Marie-Célie Agnant’s 2015 novel Femmes au temps des carnassiers, recently translated as A Knife in the Sky, is bookended by the rise of François Duvalier in 1957, and the overthrow of his son Jean-Claude Duvalier in 1986. During this period, Haiti suffered unbearable violence.
From the first page of the novel, the reader is plummeted into a world framed by continual threat. Mika, a journalist modelled on the Haitian journalist Yvonne Hakim-Rimpel, waits in a deep state of fear. Hiding in her apartment, but refusing to be silenced, she continues to critique the emerging regime of violence under Papa Doc and his paramilitary army, colloquially known as the Tonton Macoute, while trying to take some comfort in daily domestic routines and visits from the women in her family.
A Knife in the Sky Inanna Publications
Translated by Katia Grubisic
A Knife in the Sky
The second half of the book follows the story of Mika’s granddaughter, Junon, who, though born in Spain, inherits the traumatic memories of Haiti through a troubled relationship with her mother Soledad. Much of this section of the book follows Junon’s process of coming to terms with a past that occurred before her own birth, most notably an incident of torture that forever shook the lives of her mother and grandmother, and which echoes the real story of Hakim-Rimpel. The rest of the book explores the deep consequences this horrific event will have in both their lives.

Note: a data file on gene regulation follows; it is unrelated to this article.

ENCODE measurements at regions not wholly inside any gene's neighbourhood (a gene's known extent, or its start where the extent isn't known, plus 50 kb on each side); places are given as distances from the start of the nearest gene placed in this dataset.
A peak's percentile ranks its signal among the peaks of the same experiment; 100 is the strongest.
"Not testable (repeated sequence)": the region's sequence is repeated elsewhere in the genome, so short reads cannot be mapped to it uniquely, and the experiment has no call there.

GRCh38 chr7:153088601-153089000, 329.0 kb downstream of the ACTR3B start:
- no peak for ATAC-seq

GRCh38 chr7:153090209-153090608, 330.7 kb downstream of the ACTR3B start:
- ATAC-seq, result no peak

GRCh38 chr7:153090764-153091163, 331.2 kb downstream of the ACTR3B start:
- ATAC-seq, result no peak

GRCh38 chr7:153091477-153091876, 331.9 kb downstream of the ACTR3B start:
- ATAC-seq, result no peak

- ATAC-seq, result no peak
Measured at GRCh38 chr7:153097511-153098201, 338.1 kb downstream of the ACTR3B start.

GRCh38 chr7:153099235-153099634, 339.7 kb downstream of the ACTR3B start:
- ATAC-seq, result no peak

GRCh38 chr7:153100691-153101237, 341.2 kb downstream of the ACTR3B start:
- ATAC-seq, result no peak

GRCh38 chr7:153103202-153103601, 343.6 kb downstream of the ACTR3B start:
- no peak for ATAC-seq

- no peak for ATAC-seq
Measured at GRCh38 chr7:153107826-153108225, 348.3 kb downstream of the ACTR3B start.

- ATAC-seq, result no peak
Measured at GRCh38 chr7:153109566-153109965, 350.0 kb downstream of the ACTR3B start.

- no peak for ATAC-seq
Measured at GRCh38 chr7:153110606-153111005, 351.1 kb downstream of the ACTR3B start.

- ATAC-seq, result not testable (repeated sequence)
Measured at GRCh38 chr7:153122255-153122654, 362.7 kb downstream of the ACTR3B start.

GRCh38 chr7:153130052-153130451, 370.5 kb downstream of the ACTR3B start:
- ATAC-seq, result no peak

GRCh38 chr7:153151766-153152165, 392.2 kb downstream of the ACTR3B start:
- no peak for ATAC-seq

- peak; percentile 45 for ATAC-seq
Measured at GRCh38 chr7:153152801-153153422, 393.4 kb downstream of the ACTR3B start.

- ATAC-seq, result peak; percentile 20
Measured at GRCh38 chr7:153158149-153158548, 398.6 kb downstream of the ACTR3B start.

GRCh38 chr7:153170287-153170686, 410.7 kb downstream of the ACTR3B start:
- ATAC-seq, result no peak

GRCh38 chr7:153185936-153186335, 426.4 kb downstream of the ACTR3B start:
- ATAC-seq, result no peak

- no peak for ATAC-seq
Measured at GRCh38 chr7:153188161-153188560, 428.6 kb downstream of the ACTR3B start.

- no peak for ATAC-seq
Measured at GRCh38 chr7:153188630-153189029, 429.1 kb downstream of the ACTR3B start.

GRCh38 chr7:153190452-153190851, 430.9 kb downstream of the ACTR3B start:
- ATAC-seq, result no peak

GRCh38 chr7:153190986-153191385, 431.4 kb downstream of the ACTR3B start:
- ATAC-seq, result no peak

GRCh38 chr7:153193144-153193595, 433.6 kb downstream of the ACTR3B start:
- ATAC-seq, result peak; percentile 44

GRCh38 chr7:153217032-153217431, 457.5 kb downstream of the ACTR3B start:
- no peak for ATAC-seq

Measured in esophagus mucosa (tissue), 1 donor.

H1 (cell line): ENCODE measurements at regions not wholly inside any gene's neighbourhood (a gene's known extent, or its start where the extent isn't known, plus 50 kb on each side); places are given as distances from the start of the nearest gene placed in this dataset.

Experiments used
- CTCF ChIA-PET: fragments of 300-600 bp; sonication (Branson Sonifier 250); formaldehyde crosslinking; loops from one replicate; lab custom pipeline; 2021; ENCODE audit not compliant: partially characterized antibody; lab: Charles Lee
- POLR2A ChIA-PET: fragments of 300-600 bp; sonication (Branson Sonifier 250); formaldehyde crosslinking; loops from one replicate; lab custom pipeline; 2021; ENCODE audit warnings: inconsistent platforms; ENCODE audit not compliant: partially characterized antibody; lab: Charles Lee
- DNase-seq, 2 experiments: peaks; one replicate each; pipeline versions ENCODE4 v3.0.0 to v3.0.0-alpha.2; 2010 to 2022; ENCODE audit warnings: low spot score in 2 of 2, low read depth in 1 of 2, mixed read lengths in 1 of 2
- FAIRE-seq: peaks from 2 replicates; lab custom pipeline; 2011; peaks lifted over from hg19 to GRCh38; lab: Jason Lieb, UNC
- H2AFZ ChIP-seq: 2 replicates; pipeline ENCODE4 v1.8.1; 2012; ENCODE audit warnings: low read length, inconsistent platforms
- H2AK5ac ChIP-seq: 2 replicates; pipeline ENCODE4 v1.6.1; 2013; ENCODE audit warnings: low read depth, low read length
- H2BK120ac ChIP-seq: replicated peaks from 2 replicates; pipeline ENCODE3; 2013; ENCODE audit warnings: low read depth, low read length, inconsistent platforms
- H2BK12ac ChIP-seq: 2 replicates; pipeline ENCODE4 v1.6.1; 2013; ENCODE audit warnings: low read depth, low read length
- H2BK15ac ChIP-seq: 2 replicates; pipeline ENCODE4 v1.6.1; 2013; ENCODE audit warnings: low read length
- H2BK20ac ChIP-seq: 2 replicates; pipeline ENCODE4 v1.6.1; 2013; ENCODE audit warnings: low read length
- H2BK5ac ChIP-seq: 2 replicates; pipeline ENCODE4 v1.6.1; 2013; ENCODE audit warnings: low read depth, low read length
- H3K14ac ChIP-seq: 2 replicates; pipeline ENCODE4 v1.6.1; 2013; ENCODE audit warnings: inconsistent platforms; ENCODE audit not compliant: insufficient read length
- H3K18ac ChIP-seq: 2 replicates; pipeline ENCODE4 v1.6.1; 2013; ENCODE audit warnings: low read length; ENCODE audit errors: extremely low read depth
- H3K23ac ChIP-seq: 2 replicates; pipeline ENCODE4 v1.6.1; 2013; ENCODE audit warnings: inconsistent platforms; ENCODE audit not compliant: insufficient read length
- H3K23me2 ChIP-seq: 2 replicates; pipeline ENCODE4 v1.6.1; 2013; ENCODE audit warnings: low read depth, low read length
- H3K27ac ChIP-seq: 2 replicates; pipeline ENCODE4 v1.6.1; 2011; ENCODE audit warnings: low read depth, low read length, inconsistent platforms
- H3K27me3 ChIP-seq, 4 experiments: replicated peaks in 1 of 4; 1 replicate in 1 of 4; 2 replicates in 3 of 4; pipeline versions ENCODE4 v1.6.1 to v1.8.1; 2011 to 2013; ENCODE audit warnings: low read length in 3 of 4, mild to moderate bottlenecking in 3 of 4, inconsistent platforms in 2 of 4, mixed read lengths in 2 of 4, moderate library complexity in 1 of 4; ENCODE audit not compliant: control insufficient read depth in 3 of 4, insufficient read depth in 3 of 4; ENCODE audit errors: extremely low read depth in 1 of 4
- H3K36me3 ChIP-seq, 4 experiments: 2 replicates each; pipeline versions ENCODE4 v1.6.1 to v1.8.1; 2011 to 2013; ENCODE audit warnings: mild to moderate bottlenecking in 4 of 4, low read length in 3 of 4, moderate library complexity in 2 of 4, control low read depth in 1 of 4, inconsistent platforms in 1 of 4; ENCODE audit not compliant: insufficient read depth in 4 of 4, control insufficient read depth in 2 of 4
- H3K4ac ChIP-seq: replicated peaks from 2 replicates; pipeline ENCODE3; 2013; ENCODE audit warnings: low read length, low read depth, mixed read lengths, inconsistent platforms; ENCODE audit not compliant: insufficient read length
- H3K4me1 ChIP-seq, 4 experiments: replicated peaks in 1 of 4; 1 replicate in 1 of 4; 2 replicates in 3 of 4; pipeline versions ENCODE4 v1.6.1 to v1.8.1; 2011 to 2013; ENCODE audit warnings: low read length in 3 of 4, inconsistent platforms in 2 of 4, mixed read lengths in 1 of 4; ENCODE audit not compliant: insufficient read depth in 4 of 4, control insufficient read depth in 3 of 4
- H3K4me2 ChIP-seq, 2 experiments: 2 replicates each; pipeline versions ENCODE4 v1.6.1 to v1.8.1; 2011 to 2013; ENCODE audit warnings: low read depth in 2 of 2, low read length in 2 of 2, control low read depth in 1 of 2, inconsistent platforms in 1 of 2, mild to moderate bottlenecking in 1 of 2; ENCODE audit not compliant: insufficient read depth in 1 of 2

Though one of its most remarkable accomplishments is to capture the fever dream of violence that the people of Haiti lived through during this period, the novel has the added attribute of familiarizing the reader with a history whose details are so often relegated to a footnote. Names such as Lafontant and Péralte are evoked – the former Roger Lafontant, a leader of the Tonton Macoute; the latter Charlemagne Péralte, a nationalist leader who was killed for resisting the US military occupation of Haiti. Though the book delves more into emotional resonance than historical analysis, it certainly participates in that great tradition of Haitian literature (Edwidge Danticat and Marie Vieux-Chauvet come to mind), whereby history must live in fiction because it is so little accounted for elsewhere. This is, of course, familiar territory for Agnant, whose Le livre d’Emma and Un alligator nommé Rosa evoke the trauma suffered by the women of Haiti in particular.
In Agnant’s dedication, to the memory of Yvonne Hakim-Rimpel, she writes that “a story silenced is a story slaughtered.” This theme of silence is at the heart of the book, and the choices that people make on whether to uphold that silence for their own dignity, or to speak in the face of unspeakable violence, are choices that frame their sense of self. At the beginning, Mika, unable to write of the events around her, quickly jots down instead: “They have succeeded for one whole day in depriving me of speech.” Later, after the attack, when she has chosen to forgo her journalistic speech (among other forms of communication), it will be her granddaughter Junon who asks the perennial question of all those born under the shadow of violence: “How could I speak the unspeakable?” And it is in returning to Haiti, to witness the final days of the Duvalier regime, that she seeks her answer. As always, Agnant’s gift for bringing readers deep within the emotional tension of a moment creates a stirring novel. This translation is clearly the product of a mutual poetic understanding between the author and translator, as Katia Grubisic renders all the fierceness and hope, laughter and despair, into language that goes straight to the heart of the reader.mRb